Tuesday, July 31, 2007

1967 Coronet Deluxe

Recently, a coworker told me about a Coronet for sale that was being stored in my company's warehouse. According to his observation, it was in good shape, and sounded well worth the $6,200 asking price. It had a slant six in it, but that could easily be swapped out and replaced with a much more respectable V8 of a larger displacement. I made a call to a friend, who was VERY interested, so much so that if it was a solid car, he'd be willing to buy it without a second thought.
Today I managed to make it over to the warehouse for work. Initially, I thought the car looked pretty solid as I walked up. Without much inspection of the body, I dropped to the floor to check out the underside. I few quick pokes found that the floor was pretty rotted out in several places. The frame where the torsion bars attach were ate up by rust pretty good as well, as was other parts of the structural support.

Such a shame, as I would guess that the odometer reading 60,000 miles was very likely original judging by everything else I saw. The interior looked all original, was in very good shape, and had that very musty old car smell too it, which is most likely attributed to the rusted out underside in this case. The doors, jams, and under the hood all looked to be in very good condition as well. Closer inspection of the body shown signs of a quick and dirty half assed paint job. While whoever laid the paint down seemed to do a decent job, the body man didn't know what they were doing. The bondo in the wheel wells was very apparent, with the back sides of the wheel well lips packed a good inch thick.

The slant six, as well as everything under the hood, all looked very neat and tidy, just like it just came from the factory. The rear end was whatever the weak rearend is that would come behind a slant six. I didn't count, but it looked similar to GM's 10 bolt, with the cap on the rear, as opposed to a pig style setup.

It makes me sad to see cars like this, as they may be on their last leg without the right owner. Everything that I saw could be fixed, the car could be saved, but it would take a lot of effort by somebody willing to put in the time and money. Instead of the right kind of owner, somebody who knows little about cars will likely buy it, over paying of course, and drive it until the car literally splits in half from rusting out. Neither my Camaro nor my Challenger was in this bad of shape, yet it is the kind of project I would like to tackle some day. I guess I always look at it as, somebody has gotta do it, or they'll end up in the scrap yard and nobody will enjoy them. Perhaps I enjoy the car hobby so much because I've never looked at it from an investment point of view. In fact, many of my modifications will actually lower the value of the vehicle, but that is what it takes sometimes to achieve my personal tastes.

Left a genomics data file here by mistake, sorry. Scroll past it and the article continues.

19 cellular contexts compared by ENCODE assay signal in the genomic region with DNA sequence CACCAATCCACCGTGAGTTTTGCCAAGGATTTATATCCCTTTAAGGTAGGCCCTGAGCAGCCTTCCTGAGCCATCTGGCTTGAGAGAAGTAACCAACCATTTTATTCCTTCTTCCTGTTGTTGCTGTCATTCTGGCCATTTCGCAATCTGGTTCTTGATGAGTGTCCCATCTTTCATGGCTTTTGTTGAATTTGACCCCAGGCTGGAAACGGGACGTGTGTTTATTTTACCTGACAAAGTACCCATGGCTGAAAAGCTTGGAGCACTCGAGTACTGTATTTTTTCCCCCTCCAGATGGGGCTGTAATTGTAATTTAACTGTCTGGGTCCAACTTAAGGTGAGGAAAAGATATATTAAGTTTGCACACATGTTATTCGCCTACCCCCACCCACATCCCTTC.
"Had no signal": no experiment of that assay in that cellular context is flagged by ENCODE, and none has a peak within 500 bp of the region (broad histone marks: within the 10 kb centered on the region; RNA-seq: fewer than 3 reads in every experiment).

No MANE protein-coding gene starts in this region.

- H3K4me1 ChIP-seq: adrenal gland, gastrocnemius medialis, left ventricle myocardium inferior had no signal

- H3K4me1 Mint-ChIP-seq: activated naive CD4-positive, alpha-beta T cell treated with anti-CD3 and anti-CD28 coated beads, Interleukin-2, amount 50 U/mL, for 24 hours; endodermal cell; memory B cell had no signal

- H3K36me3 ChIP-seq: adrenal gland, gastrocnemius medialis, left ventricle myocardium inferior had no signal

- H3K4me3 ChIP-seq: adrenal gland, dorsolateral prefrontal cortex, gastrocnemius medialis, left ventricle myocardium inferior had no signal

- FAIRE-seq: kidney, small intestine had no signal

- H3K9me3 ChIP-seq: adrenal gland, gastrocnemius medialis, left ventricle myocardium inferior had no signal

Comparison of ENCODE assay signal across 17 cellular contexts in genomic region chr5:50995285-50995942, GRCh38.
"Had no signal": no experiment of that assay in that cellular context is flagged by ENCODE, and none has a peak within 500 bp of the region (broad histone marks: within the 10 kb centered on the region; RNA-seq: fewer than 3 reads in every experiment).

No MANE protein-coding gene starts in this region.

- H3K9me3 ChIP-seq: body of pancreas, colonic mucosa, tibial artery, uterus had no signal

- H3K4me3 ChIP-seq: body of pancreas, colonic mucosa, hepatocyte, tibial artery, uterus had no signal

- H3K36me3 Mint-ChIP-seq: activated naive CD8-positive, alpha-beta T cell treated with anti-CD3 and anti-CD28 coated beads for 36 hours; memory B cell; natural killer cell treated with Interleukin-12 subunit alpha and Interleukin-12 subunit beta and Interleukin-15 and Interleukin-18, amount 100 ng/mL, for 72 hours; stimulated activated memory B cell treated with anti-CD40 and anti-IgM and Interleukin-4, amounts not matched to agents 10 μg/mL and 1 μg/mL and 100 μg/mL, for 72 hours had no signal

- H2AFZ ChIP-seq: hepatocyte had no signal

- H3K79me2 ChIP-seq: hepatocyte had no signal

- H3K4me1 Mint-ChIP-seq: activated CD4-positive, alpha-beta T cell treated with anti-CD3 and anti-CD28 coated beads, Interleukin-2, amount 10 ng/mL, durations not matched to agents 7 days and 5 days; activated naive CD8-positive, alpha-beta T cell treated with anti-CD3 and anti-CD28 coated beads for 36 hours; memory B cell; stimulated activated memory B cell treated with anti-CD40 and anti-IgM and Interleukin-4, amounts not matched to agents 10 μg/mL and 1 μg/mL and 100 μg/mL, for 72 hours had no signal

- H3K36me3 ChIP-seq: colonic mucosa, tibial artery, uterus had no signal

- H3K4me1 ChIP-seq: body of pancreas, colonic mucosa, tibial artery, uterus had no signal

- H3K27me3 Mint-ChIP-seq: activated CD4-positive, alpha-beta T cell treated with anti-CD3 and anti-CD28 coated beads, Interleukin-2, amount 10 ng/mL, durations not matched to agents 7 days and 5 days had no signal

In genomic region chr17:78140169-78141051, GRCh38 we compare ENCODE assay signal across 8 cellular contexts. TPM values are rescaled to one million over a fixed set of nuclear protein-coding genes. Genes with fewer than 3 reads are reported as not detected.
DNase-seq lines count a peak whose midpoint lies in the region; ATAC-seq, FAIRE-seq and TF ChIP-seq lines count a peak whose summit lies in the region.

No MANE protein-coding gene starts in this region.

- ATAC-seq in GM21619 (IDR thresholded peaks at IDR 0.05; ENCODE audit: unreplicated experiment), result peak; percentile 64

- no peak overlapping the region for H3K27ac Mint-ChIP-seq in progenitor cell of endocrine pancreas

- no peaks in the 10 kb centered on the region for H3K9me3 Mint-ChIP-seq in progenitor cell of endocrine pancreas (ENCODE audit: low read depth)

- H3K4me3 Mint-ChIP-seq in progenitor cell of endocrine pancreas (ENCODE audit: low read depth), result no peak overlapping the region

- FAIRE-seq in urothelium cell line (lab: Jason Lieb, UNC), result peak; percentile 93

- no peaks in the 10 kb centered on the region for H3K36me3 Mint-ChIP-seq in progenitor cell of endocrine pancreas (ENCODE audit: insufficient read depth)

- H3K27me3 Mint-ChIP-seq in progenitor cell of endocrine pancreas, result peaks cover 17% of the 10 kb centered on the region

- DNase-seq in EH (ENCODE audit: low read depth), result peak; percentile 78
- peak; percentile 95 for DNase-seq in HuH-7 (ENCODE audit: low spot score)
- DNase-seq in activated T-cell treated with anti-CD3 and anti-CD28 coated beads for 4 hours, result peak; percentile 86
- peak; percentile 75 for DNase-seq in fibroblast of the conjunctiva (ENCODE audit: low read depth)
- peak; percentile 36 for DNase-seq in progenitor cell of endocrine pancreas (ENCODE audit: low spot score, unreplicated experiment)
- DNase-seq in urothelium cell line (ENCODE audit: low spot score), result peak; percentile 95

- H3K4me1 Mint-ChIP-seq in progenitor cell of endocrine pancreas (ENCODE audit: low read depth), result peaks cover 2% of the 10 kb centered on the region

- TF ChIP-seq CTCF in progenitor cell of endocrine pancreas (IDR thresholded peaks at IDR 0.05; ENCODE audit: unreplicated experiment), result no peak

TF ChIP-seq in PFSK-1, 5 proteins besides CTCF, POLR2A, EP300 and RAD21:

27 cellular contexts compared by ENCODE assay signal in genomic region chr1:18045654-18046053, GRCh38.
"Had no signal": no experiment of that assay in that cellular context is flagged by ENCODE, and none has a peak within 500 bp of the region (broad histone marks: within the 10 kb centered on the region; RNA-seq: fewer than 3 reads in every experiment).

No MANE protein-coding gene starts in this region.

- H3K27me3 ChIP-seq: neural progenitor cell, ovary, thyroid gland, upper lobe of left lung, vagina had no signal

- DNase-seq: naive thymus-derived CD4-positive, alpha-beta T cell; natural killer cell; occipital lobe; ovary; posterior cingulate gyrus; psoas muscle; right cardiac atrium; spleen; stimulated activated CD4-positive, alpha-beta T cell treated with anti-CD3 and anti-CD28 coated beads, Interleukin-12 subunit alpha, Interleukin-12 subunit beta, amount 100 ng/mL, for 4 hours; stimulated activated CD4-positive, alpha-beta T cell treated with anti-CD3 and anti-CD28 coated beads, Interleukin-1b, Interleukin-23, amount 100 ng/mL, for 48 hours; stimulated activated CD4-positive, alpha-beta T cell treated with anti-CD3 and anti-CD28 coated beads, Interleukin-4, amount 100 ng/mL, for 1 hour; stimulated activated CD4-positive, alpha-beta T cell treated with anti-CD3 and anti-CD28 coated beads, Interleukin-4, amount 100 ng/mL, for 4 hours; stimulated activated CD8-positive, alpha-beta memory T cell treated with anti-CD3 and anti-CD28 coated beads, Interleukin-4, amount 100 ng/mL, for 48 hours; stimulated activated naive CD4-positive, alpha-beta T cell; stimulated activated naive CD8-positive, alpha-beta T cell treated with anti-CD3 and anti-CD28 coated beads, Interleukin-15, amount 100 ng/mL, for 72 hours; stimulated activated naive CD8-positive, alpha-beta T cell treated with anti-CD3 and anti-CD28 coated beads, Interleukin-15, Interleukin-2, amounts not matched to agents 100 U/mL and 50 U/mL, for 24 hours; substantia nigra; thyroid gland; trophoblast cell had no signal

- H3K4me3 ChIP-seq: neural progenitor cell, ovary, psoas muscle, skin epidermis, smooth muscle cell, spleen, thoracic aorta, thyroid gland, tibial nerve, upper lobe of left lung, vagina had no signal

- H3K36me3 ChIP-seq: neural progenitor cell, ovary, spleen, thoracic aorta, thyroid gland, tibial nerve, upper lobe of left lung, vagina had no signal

Thursday, July 19, 2007

Gauging success

Hoping to continue at least a minimal amount of work on my Camaro each week, this evening I dug out all of my gauges and began cleaning them, then wrapping them carefully for storage until later use. This is something I should have done years ago when I took the car off the road.

In the process of removing them from the car, likely due to my impatience, the beauty rings managed to get scratched up, so some touch up flat black paint will be necessary before they actually go back in the car. It would probably be a good idea to wait until I have the dash layout figured out first though, as more scratches will likely occur. After the gauges, my next project will likely to be to clean up the rear glass, removing the silicon, and prepare the body surface for re-installation. Then all that will remain is the front windshield, which I need to buy yet.

I'll probably get started on checking out the wiring harness after that, which needs a couple of repairs prior to re-installation. A few grommets had worn out, and the wires rubbed on sharp surfaces in a couple of areas, nothing major, but they need fixed just the same.